What’s In My Bag: The Grid Foam Roller

You wake up at Seatac, SFO, LAX.  You wake up at O’Hare, Dallas-Fort Worth, BWI.  Pacific, Mountain, Central. Lose an hour, gain an hour.  This is your life and it’s ending one minute at a time.  You wake up at Air Harbor International.  If you wake up at a different time, in a difference place, could you wake up as a different person?

Probably not if you’re moving like shit.

The irony of traveling is that the further you move, the less well you move.  Spending our time crammed into the seats of trains, planes, and automobiles isn’t the preferred position of your body, but it’s a reality of modern life.  We have greater geographic mobility than we ever have before, but the sitting associated with travel might make it harder to move when we get there!

During a two week stretch from the end of February into March, I traveled more than I ever have before.  First skiing in New Jersey, then down the Jersey Shore to present at a conference.  A day in NYC then off to Newport, Rhode Island for my second presentation.  Back in NYC, then a weekend in Indianapolis to attend PRI’s Postural Respiration course.  Several days to recover, and a last presentation at LIU Post followed by a trip to Hunterdon County, New Jersey.

It’s minimalist travel compared to the red-eye regulars, but something helped me along the way.  It was this guy:



Using a foam roller is pretty in right now, and for good reason; they can help us feel better.  According to the team at Strength And Conditioning Research, there are several practical applications, which include:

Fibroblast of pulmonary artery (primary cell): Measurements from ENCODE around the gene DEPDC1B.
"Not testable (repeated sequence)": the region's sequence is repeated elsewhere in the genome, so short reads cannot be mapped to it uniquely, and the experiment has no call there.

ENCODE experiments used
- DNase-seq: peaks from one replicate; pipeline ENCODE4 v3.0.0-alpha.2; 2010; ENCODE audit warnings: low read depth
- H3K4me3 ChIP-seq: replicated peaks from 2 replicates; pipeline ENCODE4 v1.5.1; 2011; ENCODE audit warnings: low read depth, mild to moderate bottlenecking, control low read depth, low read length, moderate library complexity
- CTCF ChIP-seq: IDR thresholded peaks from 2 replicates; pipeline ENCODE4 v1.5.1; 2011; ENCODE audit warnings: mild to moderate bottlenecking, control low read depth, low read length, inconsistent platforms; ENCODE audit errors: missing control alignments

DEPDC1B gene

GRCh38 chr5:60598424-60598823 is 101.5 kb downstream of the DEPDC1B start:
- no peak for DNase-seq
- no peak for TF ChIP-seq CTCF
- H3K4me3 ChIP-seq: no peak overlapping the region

For pre-workout

Athletes could try foam rolling pre-workout to improve joint range-of-motion (ROM) without the risk of reducing neuromuscular performance in either high-force-low-velocity or high-velocity-low-force muscular actions, as can occur with static stretching.

For short-term recovery

Athletes could try foam rolling post-workout or post-competition to reduce the deterioration in countermovement jump performance in order to improve their ability to perform again more quickly.

For long-term recovery

Athletes could try foam rolling post-workout or post-competition to reduce muscle soreness in order to improve their ability to train again more frequently.

For health

Foam rolling may acutely reduce arterial stiffness, improve arterial function and improve vascular endothelial function. These findings may indicate that foam rolling is beneficial for cardiovascular health.

Bottom line?  This can help you feel better. After years of foam rolling on a traditional solid black roller, I realized that it’s probably the last thing you want to have to pack when traveling.  When I thought to present a Grid to my girlfriend’s sister for Christmas, I didn’t hesitate to pick up one of my own.  The big difference for in the Grid, according to Trigger Point Performance, is this:

Screen Shot 2014-03-18 at 11.34.45 AM